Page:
John McDonnell: Will the former socialist rebel be able to compromise as shadow Chancellor?

His has been an often lonely struggle to keep the light of socialism burning

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It is quite an achievement to have been sacked by Ken Livingstone for being too  left-wing, but that fate befell John McDonnell when the pair were leading resistance  to Margaret Thatcher’s government at the Greater London Council.

The pair fell out spectacularly when Mr McDonnell, who was Red Ken’s deputy, refused to abandon the GLC’s low fares policy even when it was ruled illegal.

The episode was an early sign that the new shadow Chancellor finds it difficult to compromise over the left-wing views that have driven his career in politics.

For his first 18 years in parliament, that meant an often lonely struggle to keep the light of full-blooded socialism burning with just a handful of comrades including Dennis Skinner, Diane Abbott, Michael Meacher – and Jeremy Corbyn.

Jeremy Corbyn has come under attack for his selection of John McDonnell as shadow Chancellor, pictured left, and over the absence of women in the most senior Shadow Cabinet posts (AFP)

Now the man whose Who’s Who entry spoke of “generally fermenting [sic] the overthrow of capitalism”, finds himself facing George Osborne across the dispatch box. There will have been few such dramatic clashes of ideology in the Commons since the 1980s.

Mr McDonnell’s promotion will give him a platform to argue for steep increases in tax on companies and wealthy individuals, as well as “the people’s quantitative easing”, to help pay for massive investment in infrastructure schemes. He will argue for nationalising the railways and energy companies and against the expansion of Heathrow Airport, which is situated in his constituency.

His arrival in the second most important post in Labour ranks marks a previously unimaginable twist of events for the man who could not muster enough support from other MPs to get on the leadership ballot paper in either 2007 or 2010.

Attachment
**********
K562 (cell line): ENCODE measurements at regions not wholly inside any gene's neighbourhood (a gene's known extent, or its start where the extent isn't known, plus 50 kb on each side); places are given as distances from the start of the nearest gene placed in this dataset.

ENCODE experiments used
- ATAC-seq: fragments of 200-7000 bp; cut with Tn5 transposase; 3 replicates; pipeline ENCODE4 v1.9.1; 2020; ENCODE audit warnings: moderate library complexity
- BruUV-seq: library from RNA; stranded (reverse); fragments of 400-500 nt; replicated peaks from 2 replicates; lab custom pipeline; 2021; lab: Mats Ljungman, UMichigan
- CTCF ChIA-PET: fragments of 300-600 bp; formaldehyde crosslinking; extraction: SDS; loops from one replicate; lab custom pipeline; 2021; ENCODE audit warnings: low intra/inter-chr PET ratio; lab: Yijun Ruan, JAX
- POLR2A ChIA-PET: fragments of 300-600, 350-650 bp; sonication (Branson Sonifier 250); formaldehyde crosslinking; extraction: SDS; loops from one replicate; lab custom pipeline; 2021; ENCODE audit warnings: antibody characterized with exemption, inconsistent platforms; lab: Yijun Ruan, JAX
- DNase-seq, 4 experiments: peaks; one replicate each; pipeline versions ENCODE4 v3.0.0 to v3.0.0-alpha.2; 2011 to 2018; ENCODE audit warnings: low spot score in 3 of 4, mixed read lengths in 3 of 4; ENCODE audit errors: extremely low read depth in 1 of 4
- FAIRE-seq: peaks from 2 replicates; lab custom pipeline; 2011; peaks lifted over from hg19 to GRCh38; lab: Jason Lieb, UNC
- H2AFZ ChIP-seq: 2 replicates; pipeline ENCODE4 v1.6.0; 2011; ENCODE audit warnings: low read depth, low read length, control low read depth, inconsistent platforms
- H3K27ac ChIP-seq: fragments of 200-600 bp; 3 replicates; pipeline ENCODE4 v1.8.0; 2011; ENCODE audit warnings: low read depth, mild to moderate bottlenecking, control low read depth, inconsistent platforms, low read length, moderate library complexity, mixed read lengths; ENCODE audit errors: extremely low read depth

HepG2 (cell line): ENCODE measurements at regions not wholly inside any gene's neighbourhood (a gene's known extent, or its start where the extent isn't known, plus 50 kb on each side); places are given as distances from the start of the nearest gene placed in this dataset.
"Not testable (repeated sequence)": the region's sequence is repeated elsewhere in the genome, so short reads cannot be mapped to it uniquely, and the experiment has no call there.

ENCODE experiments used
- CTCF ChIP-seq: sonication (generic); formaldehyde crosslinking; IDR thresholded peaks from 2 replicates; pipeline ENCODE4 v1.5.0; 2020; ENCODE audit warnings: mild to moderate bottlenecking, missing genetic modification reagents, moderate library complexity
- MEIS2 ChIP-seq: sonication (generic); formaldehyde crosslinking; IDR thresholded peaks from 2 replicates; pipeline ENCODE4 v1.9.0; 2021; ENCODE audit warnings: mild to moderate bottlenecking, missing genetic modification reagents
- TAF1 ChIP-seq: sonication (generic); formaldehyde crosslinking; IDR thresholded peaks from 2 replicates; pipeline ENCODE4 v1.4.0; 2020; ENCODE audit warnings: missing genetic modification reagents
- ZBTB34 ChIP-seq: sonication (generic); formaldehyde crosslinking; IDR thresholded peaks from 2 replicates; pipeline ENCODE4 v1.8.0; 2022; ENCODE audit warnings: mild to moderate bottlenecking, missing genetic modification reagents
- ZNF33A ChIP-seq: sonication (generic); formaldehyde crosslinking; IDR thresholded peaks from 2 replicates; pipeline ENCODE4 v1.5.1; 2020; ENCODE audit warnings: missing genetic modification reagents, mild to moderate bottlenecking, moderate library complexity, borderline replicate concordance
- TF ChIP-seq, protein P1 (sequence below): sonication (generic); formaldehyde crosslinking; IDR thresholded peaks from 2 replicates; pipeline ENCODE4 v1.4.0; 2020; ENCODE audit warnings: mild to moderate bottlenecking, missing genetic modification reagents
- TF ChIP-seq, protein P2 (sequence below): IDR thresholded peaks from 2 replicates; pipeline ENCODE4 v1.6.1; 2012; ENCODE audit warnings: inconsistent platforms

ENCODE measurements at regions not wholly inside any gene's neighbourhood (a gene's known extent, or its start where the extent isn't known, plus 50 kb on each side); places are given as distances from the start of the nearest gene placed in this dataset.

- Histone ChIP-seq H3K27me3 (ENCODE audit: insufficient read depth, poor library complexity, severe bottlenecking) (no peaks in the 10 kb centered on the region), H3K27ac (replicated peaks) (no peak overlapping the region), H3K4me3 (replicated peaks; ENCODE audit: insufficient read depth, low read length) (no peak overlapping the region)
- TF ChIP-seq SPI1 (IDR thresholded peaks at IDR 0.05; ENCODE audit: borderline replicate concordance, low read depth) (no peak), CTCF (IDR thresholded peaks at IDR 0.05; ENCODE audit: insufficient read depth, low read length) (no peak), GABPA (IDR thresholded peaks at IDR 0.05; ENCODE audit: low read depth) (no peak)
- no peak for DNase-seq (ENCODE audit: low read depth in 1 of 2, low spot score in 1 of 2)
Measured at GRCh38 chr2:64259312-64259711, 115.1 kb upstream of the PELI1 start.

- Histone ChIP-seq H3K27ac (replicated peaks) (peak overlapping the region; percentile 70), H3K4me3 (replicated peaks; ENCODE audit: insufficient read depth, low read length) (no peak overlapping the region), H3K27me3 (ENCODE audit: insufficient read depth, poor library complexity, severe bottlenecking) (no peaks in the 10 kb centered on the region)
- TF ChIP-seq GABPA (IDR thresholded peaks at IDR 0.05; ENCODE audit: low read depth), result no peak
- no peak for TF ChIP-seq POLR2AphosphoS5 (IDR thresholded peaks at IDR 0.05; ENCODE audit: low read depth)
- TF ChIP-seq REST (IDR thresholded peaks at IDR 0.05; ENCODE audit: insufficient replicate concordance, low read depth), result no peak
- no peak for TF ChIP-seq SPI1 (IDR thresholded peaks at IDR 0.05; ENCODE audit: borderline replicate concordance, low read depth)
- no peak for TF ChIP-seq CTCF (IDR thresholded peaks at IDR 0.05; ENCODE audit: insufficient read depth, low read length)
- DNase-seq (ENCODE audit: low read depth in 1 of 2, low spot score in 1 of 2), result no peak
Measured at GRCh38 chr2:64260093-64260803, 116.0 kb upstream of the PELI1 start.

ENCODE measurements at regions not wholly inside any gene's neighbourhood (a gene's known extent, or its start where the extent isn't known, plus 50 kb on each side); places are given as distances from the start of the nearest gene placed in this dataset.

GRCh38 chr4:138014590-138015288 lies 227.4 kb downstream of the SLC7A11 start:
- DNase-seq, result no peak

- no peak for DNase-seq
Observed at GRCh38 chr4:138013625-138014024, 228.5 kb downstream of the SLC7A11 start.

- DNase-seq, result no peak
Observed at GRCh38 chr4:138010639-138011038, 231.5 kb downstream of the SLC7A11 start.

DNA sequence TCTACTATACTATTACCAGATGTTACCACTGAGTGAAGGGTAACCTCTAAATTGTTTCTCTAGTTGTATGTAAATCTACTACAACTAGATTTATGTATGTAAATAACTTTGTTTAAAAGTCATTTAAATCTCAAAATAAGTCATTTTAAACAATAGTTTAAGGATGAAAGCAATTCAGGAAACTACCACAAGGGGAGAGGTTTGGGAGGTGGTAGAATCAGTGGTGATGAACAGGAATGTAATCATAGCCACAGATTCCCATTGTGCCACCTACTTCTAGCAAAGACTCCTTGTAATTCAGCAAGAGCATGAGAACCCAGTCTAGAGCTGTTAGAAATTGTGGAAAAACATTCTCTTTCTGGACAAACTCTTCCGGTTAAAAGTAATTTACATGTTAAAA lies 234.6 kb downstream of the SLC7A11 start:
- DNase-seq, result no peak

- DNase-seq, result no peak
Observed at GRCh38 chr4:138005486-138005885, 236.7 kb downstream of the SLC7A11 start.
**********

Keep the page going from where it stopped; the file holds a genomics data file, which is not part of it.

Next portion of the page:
His failure was not only a reflection on his personal style – some colleagues find his manner abrasive – but also the unfashionability of his outlook in the Blair, Brown and Miliband years.


The 64-year-old MP for Hayes and Harlington was not afraid to court controversy during his years in the political wilderness. In 2003 he called for IRA members to be honoured for their role in the armed struggle. He said: “It was the bombs and bullets and sacrifice made by the likes of [hunger striker] Bobby Sands that brought Britain to the negotiating table. The peace we have now is due to the action of the IRA.”

When he was campaigning for the leadership in 2010, he told supporters that he would like to go back in time to assassinate Margaret Thatcher – a remark which he later stressed was a joke. He had another Tory woman in his sights last November when he tore into the former Employment minister Esther McVey, asking a pre-election rally: “Why are we sacking her? Why aren’t we lynching the bastard?”

As he rebelled against the Labour leadership over welfare reforms this year, he declared: “I would swim through vomit to vote against this bill. And listening to some of the nauseating speeches in support of it, I might have to.”

Mr McDonnell has had no experience of ministerial office, but unlike his leader, he can point to his track record as an administrator. At the GLC he handled its £3bn a year budget – which he described as like being the Chancellor for  London.